In Zimbabwe, officials have begun moving more than 2,500 wild animals from the south to the north.
This move is to rescue the animals from a severe lack of water caused by climate change. The lack of water, or drought, has now replaced illegal hunting, called poaching, as the biggest threat to wildlife.
Among the animals being moved are about 400 elephants, 2,000 impalas, 70 giraffes, 50 buffaloes, 50 wildebeest, 50 zebras, 50 elands, 10 lions, and a pack of 10 wild dogs.
Called “Project Rewild Zambezi,” this is one of southern Africa’s biggest live animal capture and relocation efforts.
What does such a huge effort look like?
A helicopter helps to round up thousands of impalas into a closed area. A mechanical device lifts medicated upside-down elephants into vehicles. Teams of rangers drive other animals into metal cages. Finally, a long line of trucks starts a journey of about 700 kilometers to take the animals to their new home.
It is the first time in 60 years that Zimbabwe has had such a mass movement of wildlife inside its borders.
Between 1958 and 1964, when the country was white-minority-ruled Rhodesia, more than 5,000 animals were moved in what was called “Operation Noah.” That operation rescued wildlife from the rising water caused by building a large dam project on the Zambezi River. The dam created one of the world’s largest man-made lakes, Lake Kariba.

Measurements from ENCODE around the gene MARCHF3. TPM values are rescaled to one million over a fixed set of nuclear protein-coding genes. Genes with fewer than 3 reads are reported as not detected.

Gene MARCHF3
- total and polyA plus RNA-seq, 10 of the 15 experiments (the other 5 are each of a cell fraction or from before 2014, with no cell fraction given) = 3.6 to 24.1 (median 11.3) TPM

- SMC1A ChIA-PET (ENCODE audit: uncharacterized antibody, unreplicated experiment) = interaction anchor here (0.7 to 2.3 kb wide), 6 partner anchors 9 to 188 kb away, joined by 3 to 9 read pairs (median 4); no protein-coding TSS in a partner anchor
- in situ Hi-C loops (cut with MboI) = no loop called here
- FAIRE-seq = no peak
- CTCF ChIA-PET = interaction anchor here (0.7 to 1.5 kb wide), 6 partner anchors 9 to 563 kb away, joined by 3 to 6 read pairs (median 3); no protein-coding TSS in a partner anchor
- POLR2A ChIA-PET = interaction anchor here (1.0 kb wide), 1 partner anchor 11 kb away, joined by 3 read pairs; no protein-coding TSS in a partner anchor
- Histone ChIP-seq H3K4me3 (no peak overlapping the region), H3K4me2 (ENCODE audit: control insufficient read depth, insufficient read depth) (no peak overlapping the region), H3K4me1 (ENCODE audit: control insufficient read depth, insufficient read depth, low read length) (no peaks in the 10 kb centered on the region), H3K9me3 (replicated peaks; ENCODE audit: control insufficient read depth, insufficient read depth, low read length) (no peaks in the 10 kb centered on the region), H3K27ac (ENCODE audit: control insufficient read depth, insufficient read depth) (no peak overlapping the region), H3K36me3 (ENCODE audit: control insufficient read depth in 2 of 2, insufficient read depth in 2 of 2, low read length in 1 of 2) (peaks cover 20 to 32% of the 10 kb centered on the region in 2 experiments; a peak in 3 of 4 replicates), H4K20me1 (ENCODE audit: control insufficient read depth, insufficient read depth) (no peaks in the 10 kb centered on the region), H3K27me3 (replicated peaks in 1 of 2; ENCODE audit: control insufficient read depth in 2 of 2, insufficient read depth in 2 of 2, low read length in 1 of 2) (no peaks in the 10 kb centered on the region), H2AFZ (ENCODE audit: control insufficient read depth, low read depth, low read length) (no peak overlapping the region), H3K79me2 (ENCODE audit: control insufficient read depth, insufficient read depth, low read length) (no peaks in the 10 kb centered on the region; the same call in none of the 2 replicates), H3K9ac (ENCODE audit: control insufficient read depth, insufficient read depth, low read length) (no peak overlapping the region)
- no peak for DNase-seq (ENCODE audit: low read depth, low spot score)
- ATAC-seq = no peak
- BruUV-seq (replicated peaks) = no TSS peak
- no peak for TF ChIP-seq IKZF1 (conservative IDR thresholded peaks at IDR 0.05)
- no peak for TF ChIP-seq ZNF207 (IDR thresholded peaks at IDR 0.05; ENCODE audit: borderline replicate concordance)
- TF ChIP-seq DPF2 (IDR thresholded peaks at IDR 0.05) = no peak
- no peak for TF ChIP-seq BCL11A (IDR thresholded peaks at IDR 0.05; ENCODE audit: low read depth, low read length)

This time, the lack of water has made it necessary to move wildlife. Tinashe Farawo is a spokesperson for the Zimbabwe National Parks and Wildlife Management Authority. He said the environment, or habitat, has become too dry from long periods of no rain. The park agency issued permits for the animals to be moved. He said this is to avoid “a disaster from happening."
“For years we have fought poaching and just as we are winning that war, climate change has emerged as the biggest threat to our wildlife,” Farawo told The Associated Press.
He said, “Many of our parks are becoming overpopulated and there is little water or food. The animals end up destroying their own habitat….” They become a danger to themselves and to neighboring human areas as they look for food. The result, he said, is a constant “conflict.”
Another idea would be to reduce the number of animals. But conservation groups protest such killings. Farawo said that Zimbabwe last did this in 1987.
The effects of climate change on wildlife are not only happening in Zimbabwe. Across Africa, national parks are increasingly threatened by below-average rainfall and new building projects. These parks are home to wildlife such as lions, elephants, and buffaloes.
One of the new homes in Zimbabwe for the animals is Sapi Reserve. This privately-run reserve is east of Mana Pools National Park, a UNESCO World Heritage Site. It is known for its beautiful setting along the Zambezi River.
I’m Anna Matteo.
Farai Mutsaka reported this story from Harare, Zimbabwe. Anna Matteo adapted it for VOA Learning English.
Words in This Story
relocation – n. to locate again : establish or lay out in a new place
ranger – n. a person in charge of managing and protecting part of a public forest
journey – n. an act or instance of traveling from one place to another
emerge – v. to rise from an obscure or inferior position or condition
conservancy – n. an organization or area designated to conserve and protect natural resources
reserve – n. an area of land set apart : a nature reserve
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